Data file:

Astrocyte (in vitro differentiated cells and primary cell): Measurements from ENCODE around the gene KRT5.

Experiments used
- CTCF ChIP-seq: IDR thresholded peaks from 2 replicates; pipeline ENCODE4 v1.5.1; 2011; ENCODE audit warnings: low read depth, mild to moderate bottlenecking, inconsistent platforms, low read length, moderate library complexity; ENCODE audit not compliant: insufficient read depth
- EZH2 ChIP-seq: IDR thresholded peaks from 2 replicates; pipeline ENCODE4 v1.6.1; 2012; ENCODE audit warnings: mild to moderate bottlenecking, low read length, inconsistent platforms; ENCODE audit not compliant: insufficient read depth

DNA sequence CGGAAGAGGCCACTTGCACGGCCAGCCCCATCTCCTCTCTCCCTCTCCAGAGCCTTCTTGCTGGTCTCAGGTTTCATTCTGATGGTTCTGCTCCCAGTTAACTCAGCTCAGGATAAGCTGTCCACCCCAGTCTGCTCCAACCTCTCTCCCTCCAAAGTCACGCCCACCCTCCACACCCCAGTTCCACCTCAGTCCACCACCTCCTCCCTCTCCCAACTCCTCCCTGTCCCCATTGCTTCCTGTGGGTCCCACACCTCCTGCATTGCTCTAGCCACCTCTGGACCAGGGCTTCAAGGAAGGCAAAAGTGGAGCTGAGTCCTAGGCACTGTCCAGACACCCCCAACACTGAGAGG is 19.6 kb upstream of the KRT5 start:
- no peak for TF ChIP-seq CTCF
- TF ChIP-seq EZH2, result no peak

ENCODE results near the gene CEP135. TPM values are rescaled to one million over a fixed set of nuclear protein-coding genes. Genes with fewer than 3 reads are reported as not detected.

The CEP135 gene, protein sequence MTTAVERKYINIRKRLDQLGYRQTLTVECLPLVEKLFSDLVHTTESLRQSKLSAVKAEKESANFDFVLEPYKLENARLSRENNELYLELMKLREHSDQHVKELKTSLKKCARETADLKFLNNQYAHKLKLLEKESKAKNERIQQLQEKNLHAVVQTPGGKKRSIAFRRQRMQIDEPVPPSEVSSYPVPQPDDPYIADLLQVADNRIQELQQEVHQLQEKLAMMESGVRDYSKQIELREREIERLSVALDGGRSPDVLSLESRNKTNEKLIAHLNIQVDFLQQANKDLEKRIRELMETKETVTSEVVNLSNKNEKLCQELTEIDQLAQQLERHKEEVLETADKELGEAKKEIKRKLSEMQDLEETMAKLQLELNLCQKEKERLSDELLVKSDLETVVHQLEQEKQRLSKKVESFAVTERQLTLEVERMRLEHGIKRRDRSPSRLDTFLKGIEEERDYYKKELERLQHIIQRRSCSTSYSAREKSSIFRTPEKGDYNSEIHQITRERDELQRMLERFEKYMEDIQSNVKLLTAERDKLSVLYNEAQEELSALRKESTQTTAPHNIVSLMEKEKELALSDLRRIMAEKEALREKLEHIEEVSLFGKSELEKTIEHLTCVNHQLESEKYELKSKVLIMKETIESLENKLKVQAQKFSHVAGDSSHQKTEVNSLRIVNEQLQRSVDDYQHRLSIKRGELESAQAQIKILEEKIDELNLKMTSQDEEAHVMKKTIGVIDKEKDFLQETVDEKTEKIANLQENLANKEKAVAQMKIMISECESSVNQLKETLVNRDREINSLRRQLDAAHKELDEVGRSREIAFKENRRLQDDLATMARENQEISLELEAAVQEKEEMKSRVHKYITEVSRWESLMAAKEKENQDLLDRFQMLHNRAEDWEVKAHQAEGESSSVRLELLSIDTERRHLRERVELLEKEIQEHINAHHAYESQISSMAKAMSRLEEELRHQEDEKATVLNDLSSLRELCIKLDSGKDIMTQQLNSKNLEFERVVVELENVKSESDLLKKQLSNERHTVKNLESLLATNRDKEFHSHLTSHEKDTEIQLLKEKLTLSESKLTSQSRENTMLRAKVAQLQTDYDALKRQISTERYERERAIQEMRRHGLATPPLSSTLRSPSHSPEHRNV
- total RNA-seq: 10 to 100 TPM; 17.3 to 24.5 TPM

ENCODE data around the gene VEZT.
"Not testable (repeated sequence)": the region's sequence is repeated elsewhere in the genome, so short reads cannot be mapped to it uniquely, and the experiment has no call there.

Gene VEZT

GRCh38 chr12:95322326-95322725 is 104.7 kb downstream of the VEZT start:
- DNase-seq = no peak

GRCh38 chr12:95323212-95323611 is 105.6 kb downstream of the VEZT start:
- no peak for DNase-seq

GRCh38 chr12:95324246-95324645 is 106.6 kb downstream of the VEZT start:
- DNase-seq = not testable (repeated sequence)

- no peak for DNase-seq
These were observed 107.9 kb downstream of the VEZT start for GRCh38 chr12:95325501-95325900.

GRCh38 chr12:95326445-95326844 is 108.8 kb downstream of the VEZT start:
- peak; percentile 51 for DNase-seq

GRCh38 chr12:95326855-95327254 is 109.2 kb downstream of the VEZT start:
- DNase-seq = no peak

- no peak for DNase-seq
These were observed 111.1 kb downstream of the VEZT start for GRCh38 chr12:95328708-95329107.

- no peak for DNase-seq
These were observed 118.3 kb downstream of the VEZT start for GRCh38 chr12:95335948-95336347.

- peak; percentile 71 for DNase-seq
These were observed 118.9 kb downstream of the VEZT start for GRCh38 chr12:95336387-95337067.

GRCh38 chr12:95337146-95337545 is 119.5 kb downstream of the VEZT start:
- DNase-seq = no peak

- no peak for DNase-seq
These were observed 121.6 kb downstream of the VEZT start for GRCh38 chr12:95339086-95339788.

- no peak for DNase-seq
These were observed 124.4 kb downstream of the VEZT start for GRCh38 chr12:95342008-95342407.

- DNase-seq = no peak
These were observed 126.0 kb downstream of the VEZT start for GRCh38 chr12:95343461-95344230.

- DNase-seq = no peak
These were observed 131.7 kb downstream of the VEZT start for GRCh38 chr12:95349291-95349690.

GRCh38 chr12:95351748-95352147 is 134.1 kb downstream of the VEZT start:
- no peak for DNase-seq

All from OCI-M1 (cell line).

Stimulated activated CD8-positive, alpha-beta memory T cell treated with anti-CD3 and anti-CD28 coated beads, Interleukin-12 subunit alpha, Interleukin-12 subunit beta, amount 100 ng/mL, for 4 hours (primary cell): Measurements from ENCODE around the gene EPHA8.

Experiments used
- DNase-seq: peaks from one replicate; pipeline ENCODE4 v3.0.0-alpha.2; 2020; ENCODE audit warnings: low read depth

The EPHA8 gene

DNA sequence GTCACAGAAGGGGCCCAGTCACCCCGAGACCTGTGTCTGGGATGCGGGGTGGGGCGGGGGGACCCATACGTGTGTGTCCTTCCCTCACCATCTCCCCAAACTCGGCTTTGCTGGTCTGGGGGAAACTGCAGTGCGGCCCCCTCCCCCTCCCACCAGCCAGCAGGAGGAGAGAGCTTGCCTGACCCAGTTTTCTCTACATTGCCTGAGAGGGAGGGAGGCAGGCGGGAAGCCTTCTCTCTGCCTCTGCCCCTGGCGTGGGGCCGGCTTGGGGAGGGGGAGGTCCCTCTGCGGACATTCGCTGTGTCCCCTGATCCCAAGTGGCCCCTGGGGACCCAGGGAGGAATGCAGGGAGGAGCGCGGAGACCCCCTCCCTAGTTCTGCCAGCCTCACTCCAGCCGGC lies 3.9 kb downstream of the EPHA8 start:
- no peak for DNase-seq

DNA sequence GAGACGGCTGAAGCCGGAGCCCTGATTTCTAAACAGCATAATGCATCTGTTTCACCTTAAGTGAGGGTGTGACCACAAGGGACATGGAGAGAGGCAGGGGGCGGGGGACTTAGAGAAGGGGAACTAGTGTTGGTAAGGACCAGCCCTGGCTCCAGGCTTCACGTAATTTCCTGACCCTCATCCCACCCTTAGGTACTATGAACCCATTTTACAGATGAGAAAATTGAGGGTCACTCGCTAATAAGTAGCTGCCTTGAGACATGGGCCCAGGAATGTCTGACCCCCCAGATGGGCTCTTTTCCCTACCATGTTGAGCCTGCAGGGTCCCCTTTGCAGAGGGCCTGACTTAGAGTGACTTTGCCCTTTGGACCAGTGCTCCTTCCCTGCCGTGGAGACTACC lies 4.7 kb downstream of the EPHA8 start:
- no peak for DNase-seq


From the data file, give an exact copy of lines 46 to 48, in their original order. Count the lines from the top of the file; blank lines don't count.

Experiments used
- DNase-seq: peaks from one replicate; pipeline ENCODE4 v3.0.0-alpha.2; 2020; ENCODE audit warnings: low read depth

The EPHA8 gene